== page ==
Are toy poodles good family dogs?

If Toy Poodles are socialized properly from an early age, then they can be a good family dog to own. However, if they’re not familiar with children, they could be territorial towards them. In addition to this, they’re very sensitive dogs that can be disturbed by the slightest noise, making them ready to bark. Moreover, they can get upset easily, so they’re not the best dog to own if you’ve got young children who play rough.

Are they clingy?

Toy Poodle In Backpack

Toy Poodles are definitely one dog breed that falls into the “velcro dog” category. If you’re not familiar with this term, it means they love to stick or cling to you. If you leave them for long on their own, they will easily develop separation anxiety and go into self-destruct mode out of boredom. This breed loves to have constant affection and be the center of attention.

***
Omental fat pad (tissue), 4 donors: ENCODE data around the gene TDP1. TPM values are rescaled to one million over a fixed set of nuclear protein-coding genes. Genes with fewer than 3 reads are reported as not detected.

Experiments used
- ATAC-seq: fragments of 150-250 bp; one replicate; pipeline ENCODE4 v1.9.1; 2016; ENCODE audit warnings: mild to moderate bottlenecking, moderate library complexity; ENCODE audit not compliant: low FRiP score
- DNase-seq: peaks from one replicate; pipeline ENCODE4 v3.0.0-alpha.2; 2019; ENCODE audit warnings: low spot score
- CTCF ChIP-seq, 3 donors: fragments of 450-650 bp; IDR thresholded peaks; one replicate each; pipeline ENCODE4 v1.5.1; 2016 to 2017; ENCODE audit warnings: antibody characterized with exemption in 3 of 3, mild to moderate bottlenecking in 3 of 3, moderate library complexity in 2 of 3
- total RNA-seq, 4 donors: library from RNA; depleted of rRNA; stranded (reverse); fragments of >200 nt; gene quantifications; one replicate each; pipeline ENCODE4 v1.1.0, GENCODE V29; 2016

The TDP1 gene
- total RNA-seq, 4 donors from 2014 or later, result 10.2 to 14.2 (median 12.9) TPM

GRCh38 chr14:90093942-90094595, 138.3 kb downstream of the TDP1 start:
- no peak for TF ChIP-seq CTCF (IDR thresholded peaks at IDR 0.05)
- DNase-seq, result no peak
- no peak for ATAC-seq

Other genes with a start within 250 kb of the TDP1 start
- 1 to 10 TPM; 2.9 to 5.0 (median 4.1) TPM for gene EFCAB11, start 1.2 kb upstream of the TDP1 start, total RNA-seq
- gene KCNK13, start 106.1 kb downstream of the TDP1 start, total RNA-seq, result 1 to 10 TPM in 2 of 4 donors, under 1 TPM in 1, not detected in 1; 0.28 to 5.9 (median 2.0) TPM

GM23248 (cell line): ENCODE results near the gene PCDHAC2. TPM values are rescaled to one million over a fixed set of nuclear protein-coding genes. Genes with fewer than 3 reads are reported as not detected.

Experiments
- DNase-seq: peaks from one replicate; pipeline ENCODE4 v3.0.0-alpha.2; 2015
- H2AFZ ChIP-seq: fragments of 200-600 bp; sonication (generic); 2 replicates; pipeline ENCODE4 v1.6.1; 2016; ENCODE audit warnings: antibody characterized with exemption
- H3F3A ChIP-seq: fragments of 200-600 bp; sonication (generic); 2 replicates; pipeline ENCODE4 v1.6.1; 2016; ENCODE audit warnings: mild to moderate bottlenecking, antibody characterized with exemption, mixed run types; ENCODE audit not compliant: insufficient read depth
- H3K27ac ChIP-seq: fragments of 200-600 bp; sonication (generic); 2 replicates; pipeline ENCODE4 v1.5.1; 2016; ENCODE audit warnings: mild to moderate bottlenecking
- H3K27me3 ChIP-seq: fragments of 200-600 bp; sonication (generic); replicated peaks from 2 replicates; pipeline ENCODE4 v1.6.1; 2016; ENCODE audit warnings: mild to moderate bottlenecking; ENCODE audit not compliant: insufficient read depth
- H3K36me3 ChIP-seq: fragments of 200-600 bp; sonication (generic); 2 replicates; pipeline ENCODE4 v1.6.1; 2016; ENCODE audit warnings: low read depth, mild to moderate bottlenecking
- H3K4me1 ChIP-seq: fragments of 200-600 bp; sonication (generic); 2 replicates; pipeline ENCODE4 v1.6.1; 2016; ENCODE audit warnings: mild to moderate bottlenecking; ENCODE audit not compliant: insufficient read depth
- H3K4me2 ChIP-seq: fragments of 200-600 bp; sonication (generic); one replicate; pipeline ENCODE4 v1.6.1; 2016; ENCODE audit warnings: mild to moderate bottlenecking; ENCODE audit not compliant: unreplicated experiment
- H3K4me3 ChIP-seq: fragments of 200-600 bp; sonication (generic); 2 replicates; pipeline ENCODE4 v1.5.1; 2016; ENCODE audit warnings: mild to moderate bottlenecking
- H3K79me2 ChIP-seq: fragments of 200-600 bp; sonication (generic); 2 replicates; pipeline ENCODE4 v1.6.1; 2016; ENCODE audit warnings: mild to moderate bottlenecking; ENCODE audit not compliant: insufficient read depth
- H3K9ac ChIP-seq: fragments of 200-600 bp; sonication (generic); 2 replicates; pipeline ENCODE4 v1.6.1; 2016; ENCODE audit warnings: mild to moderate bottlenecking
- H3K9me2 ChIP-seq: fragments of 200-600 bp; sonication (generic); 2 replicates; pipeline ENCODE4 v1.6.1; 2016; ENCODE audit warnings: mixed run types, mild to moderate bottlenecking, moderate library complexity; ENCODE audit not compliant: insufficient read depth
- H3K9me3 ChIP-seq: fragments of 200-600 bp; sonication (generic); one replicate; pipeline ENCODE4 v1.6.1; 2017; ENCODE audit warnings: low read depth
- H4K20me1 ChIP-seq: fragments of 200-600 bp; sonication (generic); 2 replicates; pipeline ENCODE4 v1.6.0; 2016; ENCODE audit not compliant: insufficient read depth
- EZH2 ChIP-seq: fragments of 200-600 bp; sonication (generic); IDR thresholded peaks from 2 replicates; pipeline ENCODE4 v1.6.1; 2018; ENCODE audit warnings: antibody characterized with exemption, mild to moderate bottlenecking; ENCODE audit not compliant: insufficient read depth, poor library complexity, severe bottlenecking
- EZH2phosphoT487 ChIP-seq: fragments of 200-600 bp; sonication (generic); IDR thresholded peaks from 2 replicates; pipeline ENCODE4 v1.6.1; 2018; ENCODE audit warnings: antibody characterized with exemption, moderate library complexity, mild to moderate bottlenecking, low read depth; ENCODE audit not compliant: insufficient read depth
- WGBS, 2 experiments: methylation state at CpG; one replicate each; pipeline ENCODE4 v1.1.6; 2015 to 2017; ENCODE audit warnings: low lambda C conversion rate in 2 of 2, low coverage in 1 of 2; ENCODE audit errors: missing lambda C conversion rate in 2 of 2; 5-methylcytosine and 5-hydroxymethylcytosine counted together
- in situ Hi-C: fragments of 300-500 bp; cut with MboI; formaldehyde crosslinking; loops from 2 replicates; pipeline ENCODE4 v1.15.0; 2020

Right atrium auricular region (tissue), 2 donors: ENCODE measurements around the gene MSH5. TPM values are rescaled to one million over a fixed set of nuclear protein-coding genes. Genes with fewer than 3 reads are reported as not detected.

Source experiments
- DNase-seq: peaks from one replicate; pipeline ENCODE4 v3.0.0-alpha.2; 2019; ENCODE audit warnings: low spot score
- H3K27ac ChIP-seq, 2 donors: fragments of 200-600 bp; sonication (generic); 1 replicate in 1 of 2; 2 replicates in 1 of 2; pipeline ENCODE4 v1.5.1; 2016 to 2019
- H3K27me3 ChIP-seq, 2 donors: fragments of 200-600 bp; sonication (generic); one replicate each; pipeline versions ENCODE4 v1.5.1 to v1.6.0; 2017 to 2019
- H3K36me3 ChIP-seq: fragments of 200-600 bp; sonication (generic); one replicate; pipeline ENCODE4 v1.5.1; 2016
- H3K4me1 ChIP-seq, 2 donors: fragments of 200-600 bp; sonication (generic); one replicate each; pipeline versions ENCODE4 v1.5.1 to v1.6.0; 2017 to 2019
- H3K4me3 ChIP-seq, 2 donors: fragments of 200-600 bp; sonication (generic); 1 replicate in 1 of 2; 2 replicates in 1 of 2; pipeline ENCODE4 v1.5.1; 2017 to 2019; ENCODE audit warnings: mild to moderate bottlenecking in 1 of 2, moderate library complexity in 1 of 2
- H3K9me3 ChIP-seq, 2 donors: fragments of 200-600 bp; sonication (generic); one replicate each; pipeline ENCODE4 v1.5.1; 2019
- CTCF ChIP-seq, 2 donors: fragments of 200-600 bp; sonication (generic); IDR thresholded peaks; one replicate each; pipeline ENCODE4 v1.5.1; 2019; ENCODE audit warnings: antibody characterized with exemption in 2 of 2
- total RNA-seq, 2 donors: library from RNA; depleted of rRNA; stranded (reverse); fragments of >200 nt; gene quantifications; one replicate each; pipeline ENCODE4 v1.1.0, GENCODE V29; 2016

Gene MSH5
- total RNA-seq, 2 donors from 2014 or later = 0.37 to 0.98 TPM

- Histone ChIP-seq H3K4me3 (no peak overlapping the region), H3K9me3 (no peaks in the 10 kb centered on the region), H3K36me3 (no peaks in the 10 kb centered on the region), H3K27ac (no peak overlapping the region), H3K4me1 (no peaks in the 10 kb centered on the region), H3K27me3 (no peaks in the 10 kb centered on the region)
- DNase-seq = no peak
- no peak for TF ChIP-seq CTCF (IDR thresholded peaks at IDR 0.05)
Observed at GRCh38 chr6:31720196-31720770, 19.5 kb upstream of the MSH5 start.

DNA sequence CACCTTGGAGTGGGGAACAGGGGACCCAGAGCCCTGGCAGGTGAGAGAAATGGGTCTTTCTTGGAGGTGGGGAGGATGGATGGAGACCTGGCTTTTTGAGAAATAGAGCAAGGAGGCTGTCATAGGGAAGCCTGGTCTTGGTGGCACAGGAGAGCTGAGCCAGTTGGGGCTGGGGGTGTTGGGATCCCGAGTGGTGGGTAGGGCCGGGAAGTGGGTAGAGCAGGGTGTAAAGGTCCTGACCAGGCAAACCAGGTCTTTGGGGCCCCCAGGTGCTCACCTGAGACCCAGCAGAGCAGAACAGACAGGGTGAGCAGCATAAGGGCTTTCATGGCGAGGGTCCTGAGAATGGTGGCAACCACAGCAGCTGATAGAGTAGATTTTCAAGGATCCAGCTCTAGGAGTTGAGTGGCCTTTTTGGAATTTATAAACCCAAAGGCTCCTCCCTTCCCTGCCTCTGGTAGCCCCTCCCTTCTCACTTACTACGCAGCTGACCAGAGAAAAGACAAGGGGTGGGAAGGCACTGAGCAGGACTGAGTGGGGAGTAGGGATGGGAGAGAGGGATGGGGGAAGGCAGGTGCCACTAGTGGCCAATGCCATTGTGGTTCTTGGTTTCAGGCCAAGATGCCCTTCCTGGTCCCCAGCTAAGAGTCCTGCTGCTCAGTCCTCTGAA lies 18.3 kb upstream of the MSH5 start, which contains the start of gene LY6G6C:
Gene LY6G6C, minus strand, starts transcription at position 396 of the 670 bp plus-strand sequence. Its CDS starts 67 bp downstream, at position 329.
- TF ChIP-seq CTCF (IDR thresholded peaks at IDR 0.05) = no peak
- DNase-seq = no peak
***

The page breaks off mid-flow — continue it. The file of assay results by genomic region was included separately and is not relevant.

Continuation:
How much should a Toy Poodle eat?

On average, a Toy Poodle should have 1/3 cup of dog food a day if their weight is 3lbs. If they weigh 6 lbs, they should have 1/2 cup of dog food per day. Up until 3 months old, a Toy Poodle should be eating 4 meals a day, and after that, till 6 months, they should have 3 a day, then following this only 2 per day.

What toy poodle can’t eat?

If you plan on owning a Toy Poodle, some foods are dangerous, so you should avoid feeding them the following:

  • Chocolate
  • Gum
  • Candy
  • Products with xylitol in
  • Avocados
  • Onions
  • Macadamia nuts
  • Raw yeast dough
  • Salt
  • Alcohol
  • Fatty foods

These are just a few foods and ingredients that are poisonous for Toy Poodles. To know more about their diet and the best dog food to give them, you should speak to a veterinarian who can advise the right formulated food according to their lifestyle.